Metformin is widely considered to be a first-line treatment for type 2 diabetes, and it has been prescribed to over 120 million people worldwide. It’s a safe bet that a large proportion of those people are deficient in vitamin B12, thanks to the use of this medication. While the percentages vary, studies consistently show that metformin impairs vitamin B12 absorption. In one multicenter randomized trial, metformin was associated with a 19% decrease in vitamin B12 concentration compared to placebo (de Jager J, et al. BMJ (Clinical Research Ed.) 2010; 340, c2181). In a cross-sectional cohort study, patients on long-term metformin therapy had 26.7% lower cobalamin levels, 21.6% lower holotranscobalamin and 9.7% higher homocysteine compared with people in the control group (Hermann L, et al. The British Journal of Diabetes & Vascular Disease. 2004; 4(6), 401–406). Commonly cited figures are that 10-30% of people with diabetes who take metformin will have decreased vitamin B12. This is most likely an underestimation. Given its impact on vitamin B12 absorption, it might make sense for doctors to consider pairing B12 supplements with their metformin prescriptions. Signs of Deficiency Vitamin B12 is the largest and most complex of the vitamins. It is the only one that contains a metal ion—cobalt--and the only one that requires a transporter in the small intestine. It is required for proper red blood cell formation, neurological function, and DNA synthesis. It is also a co-factor for methionine synthase and L-methylmalonyl-CoA mutase. The former is needed for the formation of S-adenosylmethionine (SAMe), a universal methyl donor for almost 100 different substrates. Symptoms of B12 deficiency include: megaloblastic anemia, fatigue, weakness, constipation, loss of appetite, Continue reading >>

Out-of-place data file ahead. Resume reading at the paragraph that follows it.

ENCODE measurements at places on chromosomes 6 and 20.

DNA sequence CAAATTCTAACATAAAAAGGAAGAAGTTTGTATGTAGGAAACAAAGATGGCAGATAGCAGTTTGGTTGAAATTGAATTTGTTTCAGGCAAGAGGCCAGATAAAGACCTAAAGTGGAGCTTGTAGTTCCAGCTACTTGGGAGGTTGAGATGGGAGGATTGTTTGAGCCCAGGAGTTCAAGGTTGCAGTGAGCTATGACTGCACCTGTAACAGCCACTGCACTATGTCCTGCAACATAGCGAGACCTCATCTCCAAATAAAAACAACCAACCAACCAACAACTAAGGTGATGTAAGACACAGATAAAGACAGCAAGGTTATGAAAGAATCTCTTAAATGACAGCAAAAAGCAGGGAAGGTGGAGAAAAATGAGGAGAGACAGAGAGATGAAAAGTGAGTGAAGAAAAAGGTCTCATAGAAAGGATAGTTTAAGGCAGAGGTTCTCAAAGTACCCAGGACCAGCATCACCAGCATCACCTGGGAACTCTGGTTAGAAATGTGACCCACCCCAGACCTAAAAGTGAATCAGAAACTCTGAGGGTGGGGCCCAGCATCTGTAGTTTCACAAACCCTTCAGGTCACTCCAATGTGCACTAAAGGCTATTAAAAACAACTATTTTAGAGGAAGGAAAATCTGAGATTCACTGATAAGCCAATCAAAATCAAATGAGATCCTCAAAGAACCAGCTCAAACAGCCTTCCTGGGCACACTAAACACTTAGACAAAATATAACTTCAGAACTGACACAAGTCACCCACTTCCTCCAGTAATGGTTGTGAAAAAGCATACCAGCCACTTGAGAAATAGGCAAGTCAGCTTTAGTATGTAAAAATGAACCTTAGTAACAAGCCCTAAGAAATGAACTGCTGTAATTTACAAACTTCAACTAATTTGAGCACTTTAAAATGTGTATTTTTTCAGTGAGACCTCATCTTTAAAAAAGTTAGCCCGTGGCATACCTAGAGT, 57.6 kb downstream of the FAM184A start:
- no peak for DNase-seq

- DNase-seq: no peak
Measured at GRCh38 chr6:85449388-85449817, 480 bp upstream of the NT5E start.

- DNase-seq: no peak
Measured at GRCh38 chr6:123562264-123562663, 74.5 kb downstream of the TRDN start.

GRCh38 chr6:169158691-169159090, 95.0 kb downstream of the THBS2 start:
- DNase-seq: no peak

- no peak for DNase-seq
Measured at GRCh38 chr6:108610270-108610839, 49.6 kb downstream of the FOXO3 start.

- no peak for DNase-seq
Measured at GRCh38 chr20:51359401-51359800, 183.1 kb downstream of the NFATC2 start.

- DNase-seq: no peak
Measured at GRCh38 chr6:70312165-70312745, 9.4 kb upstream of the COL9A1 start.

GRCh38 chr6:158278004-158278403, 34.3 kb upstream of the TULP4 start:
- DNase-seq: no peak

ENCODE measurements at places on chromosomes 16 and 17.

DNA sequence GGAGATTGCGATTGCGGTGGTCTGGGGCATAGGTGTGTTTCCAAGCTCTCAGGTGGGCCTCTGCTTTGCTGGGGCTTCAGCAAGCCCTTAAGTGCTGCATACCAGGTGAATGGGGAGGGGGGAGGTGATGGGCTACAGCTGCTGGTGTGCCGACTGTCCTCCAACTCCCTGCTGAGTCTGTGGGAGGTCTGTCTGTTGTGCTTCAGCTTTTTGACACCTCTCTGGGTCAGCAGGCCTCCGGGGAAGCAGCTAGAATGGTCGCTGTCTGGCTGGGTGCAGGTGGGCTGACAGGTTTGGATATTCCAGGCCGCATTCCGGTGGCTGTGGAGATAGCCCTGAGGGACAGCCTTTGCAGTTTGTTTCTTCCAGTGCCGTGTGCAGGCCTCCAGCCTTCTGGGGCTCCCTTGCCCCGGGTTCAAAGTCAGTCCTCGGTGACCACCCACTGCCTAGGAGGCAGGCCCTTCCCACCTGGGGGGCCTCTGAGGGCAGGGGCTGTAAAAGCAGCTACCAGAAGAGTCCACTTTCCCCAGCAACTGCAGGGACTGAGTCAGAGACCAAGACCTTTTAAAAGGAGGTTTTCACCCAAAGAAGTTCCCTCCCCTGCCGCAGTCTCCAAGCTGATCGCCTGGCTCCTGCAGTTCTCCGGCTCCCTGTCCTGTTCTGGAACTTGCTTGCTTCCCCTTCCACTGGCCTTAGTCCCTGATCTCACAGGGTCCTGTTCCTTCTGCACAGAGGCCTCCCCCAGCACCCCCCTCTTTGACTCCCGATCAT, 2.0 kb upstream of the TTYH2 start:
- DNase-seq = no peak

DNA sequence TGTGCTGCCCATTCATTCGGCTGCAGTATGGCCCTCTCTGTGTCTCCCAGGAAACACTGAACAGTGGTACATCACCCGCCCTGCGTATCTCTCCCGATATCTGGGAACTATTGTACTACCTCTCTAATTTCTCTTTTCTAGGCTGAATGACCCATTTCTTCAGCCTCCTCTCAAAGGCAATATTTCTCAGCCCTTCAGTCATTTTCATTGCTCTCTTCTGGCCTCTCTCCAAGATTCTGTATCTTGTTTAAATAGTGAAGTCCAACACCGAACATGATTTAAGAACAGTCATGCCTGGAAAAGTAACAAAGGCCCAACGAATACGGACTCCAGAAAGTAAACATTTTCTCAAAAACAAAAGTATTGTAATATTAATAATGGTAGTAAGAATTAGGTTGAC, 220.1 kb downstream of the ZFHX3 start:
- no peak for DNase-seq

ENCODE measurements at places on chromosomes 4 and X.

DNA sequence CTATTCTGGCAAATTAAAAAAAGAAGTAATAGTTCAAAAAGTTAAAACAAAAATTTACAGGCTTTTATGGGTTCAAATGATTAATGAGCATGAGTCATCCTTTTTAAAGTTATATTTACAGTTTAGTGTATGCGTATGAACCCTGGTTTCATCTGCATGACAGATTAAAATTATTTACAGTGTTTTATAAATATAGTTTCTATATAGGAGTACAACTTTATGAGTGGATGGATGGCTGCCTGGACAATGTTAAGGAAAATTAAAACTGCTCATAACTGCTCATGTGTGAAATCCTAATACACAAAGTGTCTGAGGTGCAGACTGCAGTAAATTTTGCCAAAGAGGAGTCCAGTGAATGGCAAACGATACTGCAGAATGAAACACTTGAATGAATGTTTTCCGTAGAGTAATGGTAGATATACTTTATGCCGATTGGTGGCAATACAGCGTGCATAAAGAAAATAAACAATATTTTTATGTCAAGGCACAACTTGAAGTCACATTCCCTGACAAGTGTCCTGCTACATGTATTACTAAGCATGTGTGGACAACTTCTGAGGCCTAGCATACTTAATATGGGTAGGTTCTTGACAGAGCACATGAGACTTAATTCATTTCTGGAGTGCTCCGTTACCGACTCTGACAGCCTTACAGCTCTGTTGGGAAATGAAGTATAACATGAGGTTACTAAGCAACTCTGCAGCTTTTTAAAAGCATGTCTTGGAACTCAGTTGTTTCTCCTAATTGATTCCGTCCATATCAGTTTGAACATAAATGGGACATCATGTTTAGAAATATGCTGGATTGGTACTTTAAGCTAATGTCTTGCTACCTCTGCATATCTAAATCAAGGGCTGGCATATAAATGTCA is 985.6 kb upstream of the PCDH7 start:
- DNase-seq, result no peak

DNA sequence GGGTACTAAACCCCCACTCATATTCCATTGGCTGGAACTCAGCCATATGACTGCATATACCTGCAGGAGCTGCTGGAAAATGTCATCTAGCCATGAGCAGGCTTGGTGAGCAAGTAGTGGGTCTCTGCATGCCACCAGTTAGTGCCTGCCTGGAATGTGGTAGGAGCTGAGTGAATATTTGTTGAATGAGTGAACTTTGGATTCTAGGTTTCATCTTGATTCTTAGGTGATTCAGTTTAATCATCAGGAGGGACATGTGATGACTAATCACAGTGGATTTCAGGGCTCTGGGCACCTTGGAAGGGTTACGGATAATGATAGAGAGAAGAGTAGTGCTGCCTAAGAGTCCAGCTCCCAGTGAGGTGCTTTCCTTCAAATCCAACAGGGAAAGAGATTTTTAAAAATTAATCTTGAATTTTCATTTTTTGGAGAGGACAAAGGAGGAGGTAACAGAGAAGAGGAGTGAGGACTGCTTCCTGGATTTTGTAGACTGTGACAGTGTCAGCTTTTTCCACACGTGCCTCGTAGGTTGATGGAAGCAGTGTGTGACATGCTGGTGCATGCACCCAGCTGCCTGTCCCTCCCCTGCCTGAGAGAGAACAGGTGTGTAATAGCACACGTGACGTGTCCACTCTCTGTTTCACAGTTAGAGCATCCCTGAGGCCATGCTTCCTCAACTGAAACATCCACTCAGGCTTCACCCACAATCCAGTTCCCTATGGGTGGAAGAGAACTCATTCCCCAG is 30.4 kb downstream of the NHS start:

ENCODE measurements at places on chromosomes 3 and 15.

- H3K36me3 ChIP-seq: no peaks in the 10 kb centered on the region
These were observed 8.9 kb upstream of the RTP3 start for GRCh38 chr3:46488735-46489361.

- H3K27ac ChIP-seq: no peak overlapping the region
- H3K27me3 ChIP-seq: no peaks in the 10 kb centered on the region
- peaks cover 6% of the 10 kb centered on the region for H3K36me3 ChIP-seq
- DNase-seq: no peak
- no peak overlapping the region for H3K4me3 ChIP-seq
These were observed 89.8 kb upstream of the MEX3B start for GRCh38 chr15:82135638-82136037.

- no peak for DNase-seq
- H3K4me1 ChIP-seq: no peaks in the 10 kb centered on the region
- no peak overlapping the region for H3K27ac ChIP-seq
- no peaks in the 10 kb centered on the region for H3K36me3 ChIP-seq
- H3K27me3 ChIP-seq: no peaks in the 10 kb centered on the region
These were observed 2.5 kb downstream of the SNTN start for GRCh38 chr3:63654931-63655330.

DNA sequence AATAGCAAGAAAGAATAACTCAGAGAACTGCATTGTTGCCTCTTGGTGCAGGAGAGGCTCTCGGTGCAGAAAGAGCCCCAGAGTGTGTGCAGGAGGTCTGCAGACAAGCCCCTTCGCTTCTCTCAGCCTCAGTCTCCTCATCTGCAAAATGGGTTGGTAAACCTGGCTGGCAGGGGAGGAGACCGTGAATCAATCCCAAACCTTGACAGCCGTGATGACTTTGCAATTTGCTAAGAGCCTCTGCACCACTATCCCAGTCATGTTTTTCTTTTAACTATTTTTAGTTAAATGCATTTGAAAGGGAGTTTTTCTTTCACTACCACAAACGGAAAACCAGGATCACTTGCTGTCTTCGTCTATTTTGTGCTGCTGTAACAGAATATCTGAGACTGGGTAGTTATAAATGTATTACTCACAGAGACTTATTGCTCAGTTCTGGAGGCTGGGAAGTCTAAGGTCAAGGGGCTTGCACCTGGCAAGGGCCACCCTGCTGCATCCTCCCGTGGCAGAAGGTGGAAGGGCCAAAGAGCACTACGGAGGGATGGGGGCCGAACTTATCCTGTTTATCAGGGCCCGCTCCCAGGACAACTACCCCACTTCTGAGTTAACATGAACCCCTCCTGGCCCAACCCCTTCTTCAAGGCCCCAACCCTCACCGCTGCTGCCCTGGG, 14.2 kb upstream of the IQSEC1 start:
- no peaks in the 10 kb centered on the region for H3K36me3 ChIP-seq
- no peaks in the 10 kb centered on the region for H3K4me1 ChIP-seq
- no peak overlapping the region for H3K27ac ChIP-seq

B12 Deficiency Caused By This Popular Drug

B12 Deficiency Caused By This Popular Drug

People taking metformin for several years may have an increased risk of vitamin B12 deficiency and anemia New research showed nearly 20 percent of those taking metformin had borderline low vitamin B12 levels compared to 10 percent of those taking a placebo If you take metformin, the researchers recommend monitoring your vitamin B12 levels By Dr. Mercola Vitamin B12 is a water-soluble vitamin that your body does not make, which means you must get it via your diet or supplements. Vitamin B12, along with other B vitamins, is used by your body to convert the carbohydrates you eat into glucose that your body uses for energy. Vitamin B12 also plays a role in the production of DNA and RNA and works closely with folate to make red blood cells and produce S-adenosylmethionine (SAMe), which is involved in immune-system function and mood.1 Vitamin B12 is also important for the maintenance of your central nervous system, including the conduction of nerve impulses and producing the myelin sheath, which protects and "insulates" your nerves.2 A deficiency in vitamin B12 can be difficult to detect and may lead to numerous, sometimes-irreversible issues with your health, including nerve damage. If you take the diabetes drug metformin, it's important to be aware that you're at an increased risk of this potentially serious vitamin deficiency. Diabetes Drug Metformin Linked to Vitamin B12 Deficiency Researchers from Albert Einstein College of Medicine in New York City used data from the Diabetes Prevention Program and the Diabetes Prevention Program Outcomes Study to look into the effects of metformin use on vitamin B12 levels. Data from participants taking metformin twice daily or those taking a placebo were included, and the participants had their vitamin B12 levels measured after five a Continue reading >>

Metformin-related Vitamin B12 Deficiency

Metformin-related Vitamin B12 Deficiency